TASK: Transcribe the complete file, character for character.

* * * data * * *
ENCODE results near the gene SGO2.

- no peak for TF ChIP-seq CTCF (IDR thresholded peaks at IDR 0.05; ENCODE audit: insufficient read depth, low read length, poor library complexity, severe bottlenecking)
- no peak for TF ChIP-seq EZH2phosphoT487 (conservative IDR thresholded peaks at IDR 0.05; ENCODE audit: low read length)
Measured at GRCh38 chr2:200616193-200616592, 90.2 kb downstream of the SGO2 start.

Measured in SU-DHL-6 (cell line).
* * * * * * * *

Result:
ENCODE results near the gene SGO2.

- no peak for TF ChIP-seq CTCF (IDR thresholded peaks at IDR 0.05; ENCODE audit: insufficient read depth, low read length, poor library complexity, severe bottlenecking)
- no peak for TF ChIP-seq EZH2phosphoT487 (conservative IDR thresholded peaks at IDR 0.05; ENCODE audit: low read length)
Measured at GRCh38 chr2:200616193-200616592, 90.2 kb downstream of the SGO2 start.

Measured in SU-DHL-6 (cell line).